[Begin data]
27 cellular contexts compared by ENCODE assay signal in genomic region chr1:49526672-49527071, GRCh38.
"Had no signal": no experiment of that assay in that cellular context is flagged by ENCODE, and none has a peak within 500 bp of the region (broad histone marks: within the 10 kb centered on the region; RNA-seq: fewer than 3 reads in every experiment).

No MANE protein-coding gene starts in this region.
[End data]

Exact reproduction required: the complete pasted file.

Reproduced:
27 cellular contexts compared by ENCODE assay signal in genomic region chr1:49526672-49527071, GRCh38.
"Had no signal": no experiment of that assay in that cellular context is flagged by ENCODE, and none has a peak within 500 bp of the region (broad histone marks: within the 10 kb centered on the region; RNA-seq: fewer than 3 reads in every experiment).

No MANE protein-coding gene starts in this region.